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Fig 8. Performance evaluation of the segmentation methods OTSU (A), OTSUWW (B), OTSUWW+U (C), TWANG (D) and TWANG+U (E) on images of the SBDE2 data set with different signal-to-noise ratios.

The methods based on adaptive thresholding (OTSU, OTSUWW) suffered from high noise levels and produced a successively increased amount of false positive detections, which could be efficiently suppressed using the uncertainty framework-based extension (OTSUWW+U). The result quality of both TWANG versions directly correlated with the quality of the provided seed points, i.e., TWANG+U benefited from the improved detection rate of LoGNSM+F+U.

https://doi.org/10.1371/journal.pone.0187535.g008

Tracking validation

The tracking validation was performed on the SBDE4 data set, which consisted of 50 frames with two simultaneously acquired rotation images for each frame, yielding a total number of 100 frames that needed to be processed. Segmentation was performed using OTSUWW, OTSUWW+U, TWANG and TWANG+U separately for all time points and view angles. To obtain a single set of objects for each time point, segmentation results of different view angles were fused using the segment-based fusion approach described in S4 Note. The centroids of all detected objects were then used to perform the nearest neighbor tracking (NN). In addition, OTSU+F+NN+U was applied to the test data set, i.e., the Otsu-based threshold was applied to both rotation images independently and the resulting binary images were then fused using the maximum pixel value of the two images. FSMD values were then estimated on the connected components of the fused image using the same fuzzy sets that were used in the segmentation step. The obtained tracking results are summarized in Table 5 and Fig 9.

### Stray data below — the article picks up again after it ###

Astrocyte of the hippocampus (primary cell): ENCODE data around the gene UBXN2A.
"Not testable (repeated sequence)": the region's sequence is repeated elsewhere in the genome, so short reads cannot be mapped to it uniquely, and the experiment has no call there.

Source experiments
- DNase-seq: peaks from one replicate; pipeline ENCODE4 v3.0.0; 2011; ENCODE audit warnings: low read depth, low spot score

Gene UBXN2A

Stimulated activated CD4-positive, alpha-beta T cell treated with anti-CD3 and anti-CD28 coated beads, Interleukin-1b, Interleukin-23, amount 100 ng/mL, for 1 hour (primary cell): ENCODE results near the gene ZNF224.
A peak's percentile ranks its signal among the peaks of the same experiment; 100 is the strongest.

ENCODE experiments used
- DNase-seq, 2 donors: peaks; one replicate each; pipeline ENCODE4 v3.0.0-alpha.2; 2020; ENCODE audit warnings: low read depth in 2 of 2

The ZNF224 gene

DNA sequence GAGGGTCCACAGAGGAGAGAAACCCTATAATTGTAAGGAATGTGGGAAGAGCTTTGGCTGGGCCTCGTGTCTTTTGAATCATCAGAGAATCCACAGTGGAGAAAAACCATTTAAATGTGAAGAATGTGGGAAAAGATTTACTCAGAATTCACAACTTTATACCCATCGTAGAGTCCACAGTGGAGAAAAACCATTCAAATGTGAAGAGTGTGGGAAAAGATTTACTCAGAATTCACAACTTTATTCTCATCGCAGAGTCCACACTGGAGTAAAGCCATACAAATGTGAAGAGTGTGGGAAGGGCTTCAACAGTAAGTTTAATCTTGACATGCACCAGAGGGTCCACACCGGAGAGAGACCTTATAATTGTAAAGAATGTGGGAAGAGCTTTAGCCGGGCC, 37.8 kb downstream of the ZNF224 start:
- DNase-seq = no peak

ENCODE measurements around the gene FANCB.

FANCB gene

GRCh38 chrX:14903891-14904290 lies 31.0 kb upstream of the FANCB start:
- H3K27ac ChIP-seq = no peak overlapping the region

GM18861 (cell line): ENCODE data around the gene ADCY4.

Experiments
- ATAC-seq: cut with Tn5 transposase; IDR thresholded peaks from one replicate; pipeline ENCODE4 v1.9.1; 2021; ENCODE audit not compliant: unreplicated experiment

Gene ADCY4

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Fig 9. Quantitative performance assessment of a nearest neighbor tracking algorithm (NN) applied on different segmentation results obtained on the SBDE4 data set.

Two algorithms without uncertainty-based improvements as described in [39] (OTSUWW, TWANG) were compared to enhanced pipelines that explicitly incorporate prior knowledge-based uncertainty treatment (OTSUWW+U, TWANG+U, OTSU+F+NN+U). (*) indicates that the respective algorithm did not produce a usable segmentation image, as the correction was solely performed at the tracking step.

https://doi.org/10.1371/journal.pone.0187535.g009